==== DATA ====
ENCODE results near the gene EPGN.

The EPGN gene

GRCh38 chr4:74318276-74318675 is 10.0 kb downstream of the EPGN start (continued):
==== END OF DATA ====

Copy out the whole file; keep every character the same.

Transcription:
ENCODE results near the gene EPGN.

The EPGN gene

GRCh38 chr4:74318276-74318675 is 10.0 kb downstream of the EPGN start (continued):